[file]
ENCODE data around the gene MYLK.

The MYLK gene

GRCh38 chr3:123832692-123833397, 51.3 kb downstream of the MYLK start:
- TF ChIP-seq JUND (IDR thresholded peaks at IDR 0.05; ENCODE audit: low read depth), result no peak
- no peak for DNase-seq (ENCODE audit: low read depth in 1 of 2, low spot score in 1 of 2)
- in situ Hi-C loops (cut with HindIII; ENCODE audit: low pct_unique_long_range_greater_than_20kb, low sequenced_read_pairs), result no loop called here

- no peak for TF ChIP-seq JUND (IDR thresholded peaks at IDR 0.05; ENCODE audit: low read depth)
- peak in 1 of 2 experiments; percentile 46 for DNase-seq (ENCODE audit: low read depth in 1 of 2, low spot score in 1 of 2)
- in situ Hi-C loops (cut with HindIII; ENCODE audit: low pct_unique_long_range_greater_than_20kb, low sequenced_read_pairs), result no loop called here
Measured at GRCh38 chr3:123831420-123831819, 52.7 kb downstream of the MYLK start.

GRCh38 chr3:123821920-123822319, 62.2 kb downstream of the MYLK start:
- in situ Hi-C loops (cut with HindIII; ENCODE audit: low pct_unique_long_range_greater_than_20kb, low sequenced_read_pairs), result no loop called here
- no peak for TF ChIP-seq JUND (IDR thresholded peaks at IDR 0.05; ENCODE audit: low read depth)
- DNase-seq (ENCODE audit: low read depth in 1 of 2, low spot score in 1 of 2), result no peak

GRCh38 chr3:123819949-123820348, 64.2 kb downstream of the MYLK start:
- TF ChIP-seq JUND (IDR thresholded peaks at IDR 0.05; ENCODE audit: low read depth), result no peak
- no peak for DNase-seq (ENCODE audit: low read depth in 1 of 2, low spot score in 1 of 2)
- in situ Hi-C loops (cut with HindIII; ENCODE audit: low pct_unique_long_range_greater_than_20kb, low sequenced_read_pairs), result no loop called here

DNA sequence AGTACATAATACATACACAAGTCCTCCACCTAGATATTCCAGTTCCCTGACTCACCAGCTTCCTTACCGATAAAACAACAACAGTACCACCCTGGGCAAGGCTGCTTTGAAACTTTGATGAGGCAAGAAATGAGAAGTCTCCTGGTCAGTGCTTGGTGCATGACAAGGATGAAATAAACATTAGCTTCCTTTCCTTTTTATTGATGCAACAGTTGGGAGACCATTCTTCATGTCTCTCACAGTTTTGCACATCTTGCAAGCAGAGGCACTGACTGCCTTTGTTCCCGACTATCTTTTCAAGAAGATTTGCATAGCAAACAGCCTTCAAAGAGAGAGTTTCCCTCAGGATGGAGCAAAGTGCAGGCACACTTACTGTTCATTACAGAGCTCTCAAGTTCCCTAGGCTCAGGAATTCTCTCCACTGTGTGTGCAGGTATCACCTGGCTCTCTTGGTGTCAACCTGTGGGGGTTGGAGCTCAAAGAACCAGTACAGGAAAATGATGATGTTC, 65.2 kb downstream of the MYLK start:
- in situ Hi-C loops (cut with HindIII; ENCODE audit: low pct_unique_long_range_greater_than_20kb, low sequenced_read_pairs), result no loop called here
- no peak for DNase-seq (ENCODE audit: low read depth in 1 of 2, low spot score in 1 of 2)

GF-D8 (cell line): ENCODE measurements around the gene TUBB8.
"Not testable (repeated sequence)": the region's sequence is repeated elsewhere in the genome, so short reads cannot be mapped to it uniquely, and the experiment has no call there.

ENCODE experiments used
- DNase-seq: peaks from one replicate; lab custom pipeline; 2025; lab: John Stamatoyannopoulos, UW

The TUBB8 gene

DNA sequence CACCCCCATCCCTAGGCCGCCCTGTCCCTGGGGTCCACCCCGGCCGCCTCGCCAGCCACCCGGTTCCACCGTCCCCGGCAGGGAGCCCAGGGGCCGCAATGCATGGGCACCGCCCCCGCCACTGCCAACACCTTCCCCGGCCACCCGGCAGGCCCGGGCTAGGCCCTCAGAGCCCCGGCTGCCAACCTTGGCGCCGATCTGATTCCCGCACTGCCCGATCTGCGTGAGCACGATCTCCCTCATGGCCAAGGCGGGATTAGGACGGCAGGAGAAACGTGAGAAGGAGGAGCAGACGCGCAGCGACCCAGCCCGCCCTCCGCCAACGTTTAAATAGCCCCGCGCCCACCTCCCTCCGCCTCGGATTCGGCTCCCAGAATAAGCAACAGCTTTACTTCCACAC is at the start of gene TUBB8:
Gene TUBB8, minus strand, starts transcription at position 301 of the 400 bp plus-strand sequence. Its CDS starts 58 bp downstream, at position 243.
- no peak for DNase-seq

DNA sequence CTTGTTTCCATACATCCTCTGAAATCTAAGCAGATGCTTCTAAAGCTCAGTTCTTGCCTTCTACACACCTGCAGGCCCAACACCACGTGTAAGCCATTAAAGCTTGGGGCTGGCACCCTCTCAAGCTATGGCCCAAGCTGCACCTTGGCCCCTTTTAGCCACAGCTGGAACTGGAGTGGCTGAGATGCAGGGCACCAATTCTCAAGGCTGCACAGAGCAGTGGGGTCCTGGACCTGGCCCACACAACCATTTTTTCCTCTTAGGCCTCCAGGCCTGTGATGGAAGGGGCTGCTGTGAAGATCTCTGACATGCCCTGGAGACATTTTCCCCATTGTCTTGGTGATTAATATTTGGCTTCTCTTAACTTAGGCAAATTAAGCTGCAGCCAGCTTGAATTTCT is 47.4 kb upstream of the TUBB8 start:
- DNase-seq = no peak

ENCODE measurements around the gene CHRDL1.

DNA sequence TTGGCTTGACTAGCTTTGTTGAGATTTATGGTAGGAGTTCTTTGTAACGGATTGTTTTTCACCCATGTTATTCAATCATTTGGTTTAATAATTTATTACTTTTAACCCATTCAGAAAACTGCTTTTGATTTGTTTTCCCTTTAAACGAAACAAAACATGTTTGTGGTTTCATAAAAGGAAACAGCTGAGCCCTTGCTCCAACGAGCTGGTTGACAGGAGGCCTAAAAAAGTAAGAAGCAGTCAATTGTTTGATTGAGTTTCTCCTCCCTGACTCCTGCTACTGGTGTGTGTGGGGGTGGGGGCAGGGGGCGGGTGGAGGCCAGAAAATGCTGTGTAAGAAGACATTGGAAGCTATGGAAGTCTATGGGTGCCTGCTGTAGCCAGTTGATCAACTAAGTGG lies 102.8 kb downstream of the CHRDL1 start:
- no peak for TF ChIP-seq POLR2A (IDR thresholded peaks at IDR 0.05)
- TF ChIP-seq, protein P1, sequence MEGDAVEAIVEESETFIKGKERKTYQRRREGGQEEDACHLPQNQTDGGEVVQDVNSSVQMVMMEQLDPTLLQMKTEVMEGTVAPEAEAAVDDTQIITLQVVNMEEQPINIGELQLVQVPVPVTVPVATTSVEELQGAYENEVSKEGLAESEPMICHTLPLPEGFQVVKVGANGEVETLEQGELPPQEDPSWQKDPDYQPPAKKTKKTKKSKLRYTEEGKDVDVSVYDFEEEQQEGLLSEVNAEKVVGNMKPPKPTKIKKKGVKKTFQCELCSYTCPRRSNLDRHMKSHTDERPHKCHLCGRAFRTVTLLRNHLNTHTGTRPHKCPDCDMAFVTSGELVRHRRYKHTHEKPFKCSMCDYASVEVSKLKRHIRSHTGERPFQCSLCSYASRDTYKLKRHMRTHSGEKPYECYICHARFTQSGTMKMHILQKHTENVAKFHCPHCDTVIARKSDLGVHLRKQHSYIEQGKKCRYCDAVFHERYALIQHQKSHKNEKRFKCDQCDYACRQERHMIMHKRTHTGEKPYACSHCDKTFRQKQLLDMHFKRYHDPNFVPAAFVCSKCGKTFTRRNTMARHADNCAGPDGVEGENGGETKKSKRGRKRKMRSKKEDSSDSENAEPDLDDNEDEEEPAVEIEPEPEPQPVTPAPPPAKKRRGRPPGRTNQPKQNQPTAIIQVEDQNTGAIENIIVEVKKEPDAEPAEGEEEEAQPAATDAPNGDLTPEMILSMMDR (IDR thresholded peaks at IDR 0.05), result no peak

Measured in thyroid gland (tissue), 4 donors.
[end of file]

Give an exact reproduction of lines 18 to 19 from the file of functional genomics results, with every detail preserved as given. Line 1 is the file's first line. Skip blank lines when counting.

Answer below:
- in situ Hi-C loops (cut with HindIII; ENCODE audit: low pct_unique_long_range_greater_than_20kb, low sequenced_read_pairs), result no loop called here

DNA sequence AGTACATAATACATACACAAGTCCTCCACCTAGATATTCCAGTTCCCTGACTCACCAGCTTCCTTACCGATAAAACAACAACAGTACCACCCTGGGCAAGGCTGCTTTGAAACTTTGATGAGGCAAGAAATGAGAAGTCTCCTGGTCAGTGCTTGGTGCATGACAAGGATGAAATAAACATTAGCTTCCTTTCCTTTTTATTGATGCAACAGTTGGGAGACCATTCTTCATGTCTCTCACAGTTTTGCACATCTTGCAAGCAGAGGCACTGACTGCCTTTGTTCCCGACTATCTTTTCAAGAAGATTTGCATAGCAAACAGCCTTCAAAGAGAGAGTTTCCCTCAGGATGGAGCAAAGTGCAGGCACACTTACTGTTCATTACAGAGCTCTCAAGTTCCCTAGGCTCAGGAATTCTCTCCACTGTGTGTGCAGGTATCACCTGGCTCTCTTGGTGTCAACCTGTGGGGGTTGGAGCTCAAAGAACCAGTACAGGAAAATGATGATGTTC, 65.2 kb downstream of the MYLK start: